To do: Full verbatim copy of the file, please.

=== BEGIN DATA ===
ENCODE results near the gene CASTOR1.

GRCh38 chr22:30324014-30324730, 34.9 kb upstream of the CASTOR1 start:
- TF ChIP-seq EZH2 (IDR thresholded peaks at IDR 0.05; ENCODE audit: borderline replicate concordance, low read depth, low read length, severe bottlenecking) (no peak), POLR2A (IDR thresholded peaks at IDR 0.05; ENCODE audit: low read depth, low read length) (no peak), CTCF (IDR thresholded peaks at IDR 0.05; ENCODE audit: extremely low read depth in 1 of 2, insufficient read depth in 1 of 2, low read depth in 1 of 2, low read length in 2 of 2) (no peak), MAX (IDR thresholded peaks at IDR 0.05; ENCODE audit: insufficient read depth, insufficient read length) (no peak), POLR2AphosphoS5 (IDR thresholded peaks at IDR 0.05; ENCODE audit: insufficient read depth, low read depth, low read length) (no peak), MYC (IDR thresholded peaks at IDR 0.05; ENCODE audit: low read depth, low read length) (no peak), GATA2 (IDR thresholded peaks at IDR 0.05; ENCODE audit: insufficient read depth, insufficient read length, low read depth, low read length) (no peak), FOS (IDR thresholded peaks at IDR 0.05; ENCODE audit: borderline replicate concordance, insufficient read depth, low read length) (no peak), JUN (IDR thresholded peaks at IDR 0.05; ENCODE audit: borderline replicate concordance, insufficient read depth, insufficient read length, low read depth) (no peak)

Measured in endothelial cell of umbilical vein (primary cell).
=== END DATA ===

ENCODE results near the gene CASTOR1.

GRCh38 chr22:30324014-30324730, 34.9 kb upstream of the CASTOR1 start:
- TF ChIP-seq EZH2 (IDR thresholded peaks at IDR 0.05; ENCODE audit: borderline replicate concordance, low read depth, low read length, severe bottlenecking) (no peak), POLR2A (IDR thresholded peaks at IDR 0.05; ENCODE audit: low read depth, low read length) (no peak), CTCF (IDR thresholded peaks at IDR 0.05; ENCODE audit: extremely low read depth in 1 of 2, insufficient read depth in 1 of 2, low read depth in 1 of 2, low read length in 2 of 2) (no peak), MAX (IDR thresholded peaks at IDR 0.05; ENCODE audit: insufficient read depth, insufficient read length) (no peak), POLR2AphosphoS5 (IDR thresholded peaks at IDR 0.05; ENCODE audit: insufficient read depth, low read depth, low read length) (no peak), MYC (IDR thresholded peaks at IDR 0.05; ENCODE audit: low read depth, low read length) (no peak), GATA2 (IDR thresholded peaks at IDR 0.05; ENCODE audit: insufficient read depth, insufficient read length, low read depth, low read length) (no peak), FOS (IDR thresholded peaks at IDR 0.05; ENCODE audit: borderline replicate concordance, insufficient read depth, low read length) (no peak), JUN (IDR thresholded peaks at IDR 0.05; ENCODE audit: borderline replicate concordance, insufficient read depth, insufficient read length, low read depth) (no peak)

Measured in endothelial cell of umbilical vein (primary cell).